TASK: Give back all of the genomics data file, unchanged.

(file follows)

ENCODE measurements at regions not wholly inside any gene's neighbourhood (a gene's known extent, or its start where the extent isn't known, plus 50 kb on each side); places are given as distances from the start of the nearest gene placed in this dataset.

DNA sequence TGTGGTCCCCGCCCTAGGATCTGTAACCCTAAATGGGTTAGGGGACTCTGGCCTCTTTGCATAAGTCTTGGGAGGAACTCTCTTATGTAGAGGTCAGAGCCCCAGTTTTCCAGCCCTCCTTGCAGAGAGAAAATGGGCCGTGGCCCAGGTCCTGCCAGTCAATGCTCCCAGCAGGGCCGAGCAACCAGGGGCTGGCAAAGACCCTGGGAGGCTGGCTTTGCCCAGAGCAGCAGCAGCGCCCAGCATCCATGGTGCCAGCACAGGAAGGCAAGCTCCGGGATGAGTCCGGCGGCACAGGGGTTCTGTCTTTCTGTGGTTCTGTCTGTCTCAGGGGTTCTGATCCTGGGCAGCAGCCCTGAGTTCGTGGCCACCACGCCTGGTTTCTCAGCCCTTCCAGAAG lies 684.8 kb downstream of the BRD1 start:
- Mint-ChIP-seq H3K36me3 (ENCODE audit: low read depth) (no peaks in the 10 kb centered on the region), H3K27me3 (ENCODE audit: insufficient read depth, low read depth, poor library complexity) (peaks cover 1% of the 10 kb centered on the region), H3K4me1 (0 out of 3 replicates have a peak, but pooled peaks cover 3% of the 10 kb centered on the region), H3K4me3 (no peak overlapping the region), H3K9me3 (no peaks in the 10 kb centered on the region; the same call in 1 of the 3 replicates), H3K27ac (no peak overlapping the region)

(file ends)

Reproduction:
ENCODE measurements at regions not wholly inside any gene's neighbourhood (a gene's known extent, or its start where the extent isn't known, plus 50 kb on each side); places are given as distances from the start of the nearest gene placed in this dataset.

DNA sequence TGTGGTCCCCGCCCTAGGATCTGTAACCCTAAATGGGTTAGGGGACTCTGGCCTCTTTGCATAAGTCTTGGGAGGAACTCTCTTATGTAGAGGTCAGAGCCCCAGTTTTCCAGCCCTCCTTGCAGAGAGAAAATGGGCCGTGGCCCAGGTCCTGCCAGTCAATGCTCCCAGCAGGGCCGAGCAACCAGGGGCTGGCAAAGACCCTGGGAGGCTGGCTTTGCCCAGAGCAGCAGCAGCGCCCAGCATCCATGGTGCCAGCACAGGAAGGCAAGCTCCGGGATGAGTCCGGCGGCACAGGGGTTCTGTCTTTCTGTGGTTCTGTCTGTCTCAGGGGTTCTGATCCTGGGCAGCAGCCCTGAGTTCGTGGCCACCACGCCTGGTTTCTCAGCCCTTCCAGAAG lies 684.8 kb downstream of the BRD1 start:
- Mint-ChIP-seq H3K36me3 (ENCODE audit: low read depth) (no peaks in the 10 kb centered on the region), H3K27me3 (ENCODE audit: insufficient read depth, low read depth, poor library complexity) (peaks cover 1% of the 10 kb centered on the region), H3K4me1 (0 out of 3 replicates have a peak, but pooled peaks cover 3% of the 10 kb centered on the region), H3K4me3 (no peak overlapping the region), H3K9me3 (no peaks in the 10 kb centered on the region; the same call in 1 of the 3 replicates), H3K27ac (no peak overlapping the region)